The article about "rapture sequencing" found here says:

"This protocol also recovers more unique (nonclonal) RAD fragments, which improves both standard RAD and Rapture analysis. Rapture then uses an in-solution capture of chosen RAD tags to target sequencing reads to desired loci. Rapture combines the benefits of both RAD and sequence capture, i.e., very inexpensive and rapid library preparation for many individuals as well as high specificity in the number and location of genomic loci analyzed."

My question is regarding the second sentence. What does it mean to combine in-solution capture of chosen RAD tags to target sequencing reads to desired loci? How do the RAD tags target sequencing reads, if that is what is being said here? How does this relate to combining the benefits of both reduced representation sequencing techniques, or am I missing the crux of the paper?


1 Answer 1


This method is essentially combining the techniques of RAD sequencing with targeted sequence capture. Both are reduced-representation DNA sequencing techniques, meaning that instead of sequencing all the DNA from a sample, only a portion of the DNA is sequenced. The main advantage is for studies that don't require a completely sequenced genome for every sample, allowing reduced sequencing for many samples and more effectively using limited sequencing capacity.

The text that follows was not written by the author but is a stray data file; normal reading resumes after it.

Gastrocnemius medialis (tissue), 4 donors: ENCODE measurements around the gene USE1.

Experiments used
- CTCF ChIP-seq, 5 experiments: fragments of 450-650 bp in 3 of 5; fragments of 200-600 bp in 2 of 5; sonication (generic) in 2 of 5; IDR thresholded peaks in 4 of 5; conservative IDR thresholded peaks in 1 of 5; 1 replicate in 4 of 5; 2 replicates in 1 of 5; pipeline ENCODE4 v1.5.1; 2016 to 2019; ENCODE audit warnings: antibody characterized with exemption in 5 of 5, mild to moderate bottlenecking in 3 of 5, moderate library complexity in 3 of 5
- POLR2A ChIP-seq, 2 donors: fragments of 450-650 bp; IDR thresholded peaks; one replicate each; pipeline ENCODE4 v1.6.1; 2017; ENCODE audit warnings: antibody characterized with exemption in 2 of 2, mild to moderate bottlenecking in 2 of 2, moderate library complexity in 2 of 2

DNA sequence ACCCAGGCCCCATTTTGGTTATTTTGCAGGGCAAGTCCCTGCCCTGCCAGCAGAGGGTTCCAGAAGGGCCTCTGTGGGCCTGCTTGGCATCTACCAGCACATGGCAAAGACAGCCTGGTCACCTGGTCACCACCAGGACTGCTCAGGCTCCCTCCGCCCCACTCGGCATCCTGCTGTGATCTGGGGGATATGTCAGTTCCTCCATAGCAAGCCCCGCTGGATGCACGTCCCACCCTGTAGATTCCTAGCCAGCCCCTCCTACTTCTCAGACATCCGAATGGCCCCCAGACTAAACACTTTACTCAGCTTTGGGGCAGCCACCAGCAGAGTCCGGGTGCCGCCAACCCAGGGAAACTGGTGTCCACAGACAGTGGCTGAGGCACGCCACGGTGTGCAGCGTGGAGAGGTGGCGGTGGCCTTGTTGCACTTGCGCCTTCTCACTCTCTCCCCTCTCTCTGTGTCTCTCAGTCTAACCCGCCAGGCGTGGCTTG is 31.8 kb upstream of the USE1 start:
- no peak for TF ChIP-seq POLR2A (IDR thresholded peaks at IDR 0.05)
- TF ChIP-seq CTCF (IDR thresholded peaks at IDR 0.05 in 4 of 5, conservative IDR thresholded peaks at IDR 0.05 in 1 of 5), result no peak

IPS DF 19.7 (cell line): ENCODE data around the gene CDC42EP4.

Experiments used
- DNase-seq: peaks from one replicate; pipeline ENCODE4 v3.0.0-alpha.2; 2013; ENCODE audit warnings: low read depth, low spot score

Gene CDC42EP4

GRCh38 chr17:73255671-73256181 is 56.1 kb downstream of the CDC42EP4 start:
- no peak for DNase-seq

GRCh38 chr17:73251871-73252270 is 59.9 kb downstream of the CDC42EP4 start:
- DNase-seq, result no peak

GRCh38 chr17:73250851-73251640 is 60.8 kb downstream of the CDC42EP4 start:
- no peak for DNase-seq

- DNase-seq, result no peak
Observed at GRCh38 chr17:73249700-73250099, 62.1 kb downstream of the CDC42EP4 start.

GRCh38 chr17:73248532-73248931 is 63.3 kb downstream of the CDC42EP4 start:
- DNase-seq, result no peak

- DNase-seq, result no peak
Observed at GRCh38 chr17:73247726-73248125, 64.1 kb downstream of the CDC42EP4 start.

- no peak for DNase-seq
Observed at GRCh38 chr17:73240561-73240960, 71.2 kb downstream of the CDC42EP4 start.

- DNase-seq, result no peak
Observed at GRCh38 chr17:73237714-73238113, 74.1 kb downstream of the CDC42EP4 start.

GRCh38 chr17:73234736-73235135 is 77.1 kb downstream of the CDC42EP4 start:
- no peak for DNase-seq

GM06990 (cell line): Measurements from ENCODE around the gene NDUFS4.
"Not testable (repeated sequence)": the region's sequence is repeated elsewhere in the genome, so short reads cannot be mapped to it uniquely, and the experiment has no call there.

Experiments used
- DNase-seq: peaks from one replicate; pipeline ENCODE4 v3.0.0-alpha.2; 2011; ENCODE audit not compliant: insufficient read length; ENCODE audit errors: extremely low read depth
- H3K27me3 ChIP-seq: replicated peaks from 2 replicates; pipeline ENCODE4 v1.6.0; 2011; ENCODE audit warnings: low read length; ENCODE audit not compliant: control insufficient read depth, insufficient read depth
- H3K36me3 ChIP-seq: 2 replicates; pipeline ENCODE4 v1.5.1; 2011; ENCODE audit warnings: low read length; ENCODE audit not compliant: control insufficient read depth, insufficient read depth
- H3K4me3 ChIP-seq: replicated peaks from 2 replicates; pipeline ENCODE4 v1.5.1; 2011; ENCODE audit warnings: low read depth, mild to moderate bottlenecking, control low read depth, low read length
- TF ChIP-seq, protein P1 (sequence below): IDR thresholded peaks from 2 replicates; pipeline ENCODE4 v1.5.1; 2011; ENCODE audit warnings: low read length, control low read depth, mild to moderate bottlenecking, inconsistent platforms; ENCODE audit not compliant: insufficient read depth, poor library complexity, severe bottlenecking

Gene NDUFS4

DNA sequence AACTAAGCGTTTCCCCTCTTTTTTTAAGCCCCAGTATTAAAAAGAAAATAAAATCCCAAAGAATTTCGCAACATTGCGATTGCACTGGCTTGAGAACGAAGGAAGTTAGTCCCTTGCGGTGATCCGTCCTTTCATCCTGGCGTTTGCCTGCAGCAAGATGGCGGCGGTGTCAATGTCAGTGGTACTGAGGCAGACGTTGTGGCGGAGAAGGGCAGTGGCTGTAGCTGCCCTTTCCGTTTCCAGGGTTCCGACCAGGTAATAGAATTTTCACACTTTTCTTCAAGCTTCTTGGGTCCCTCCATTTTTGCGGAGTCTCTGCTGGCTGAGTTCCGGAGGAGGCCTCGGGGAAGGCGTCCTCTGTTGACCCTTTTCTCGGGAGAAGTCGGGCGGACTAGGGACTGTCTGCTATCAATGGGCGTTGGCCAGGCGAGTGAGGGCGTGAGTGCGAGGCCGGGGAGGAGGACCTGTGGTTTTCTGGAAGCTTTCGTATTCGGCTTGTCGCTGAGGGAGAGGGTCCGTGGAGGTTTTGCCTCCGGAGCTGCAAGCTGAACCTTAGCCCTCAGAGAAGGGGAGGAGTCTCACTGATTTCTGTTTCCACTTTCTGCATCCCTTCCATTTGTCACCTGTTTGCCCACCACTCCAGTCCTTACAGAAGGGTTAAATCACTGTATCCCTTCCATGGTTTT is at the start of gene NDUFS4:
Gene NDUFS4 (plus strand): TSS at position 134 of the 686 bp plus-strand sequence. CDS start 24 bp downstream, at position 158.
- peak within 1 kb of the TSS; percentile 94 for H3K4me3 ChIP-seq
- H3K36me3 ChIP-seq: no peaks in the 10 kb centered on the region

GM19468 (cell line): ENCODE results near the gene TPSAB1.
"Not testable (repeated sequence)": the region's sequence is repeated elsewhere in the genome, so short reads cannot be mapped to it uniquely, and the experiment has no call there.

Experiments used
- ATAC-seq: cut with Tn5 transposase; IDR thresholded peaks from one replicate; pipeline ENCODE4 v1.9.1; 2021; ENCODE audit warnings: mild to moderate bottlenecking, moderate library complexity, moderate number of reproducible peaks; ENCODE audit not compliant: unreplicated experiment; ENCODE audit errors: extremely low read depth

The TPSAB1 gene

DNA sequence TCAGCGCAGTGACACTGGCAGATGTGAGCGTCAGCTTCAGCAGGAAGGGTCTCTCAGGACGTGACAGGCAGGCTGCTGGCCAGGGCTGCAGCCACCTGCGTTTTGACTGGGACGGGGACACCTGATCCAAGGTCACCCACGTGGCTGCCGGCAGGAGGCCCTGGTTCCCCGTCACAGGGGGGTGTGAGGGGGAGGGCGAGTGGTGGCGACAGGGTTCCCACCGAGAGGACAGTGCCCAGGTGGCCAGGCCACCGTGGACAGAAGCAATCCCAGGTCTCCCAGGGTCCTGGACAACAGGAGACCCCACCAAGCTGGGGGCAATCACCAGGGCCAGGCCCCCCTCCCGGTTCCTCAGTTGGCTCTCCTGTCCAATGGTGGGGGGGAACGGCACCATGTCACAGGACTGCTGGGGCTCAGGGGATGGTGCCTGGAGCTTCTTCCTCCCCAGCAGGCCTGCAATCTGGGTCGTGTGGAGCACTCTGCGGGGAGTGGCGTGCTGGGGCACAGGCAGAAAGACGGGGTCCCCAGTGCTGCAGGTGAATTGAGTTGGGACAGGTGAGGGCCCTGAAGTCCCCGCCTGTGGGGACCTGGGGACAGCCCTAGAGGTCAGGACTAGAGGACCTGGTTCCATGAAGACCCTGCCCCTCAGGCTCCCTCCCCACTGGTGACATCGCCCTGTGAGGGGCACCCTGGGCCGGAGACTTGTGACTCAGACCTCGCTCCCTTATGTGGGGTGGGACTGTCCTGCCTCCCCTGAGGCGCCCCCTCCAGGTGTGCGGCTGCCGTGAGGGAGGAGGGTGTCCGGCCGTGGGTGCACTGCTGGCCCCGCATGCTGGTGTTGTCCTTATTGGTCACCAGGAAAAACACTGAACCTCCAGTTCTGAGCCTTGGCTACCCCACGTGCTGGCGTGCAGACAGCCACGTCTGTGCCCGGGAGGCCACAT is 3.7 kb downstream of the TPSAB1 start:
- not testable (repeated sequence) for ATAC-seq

RAD sequencing reduces the sample genome essentially randomly, though the selection should be similar for closely-related individuals (it's based on the locations of restriction enzyme sites). Targeted sequence capture allows for specific genes or genomic locations to be sequenced, discarding the rest, but this requires some prior knowledge of the locations of interest (it anneals complimentary nucleotides to the region, similar to how PCR primers work).

This method first performs the "random" reduction of RAD, and then from those fragments captures the loci of interest (500 in the referenced article).

The authors claim this makes for easier library prep and cleaner results.


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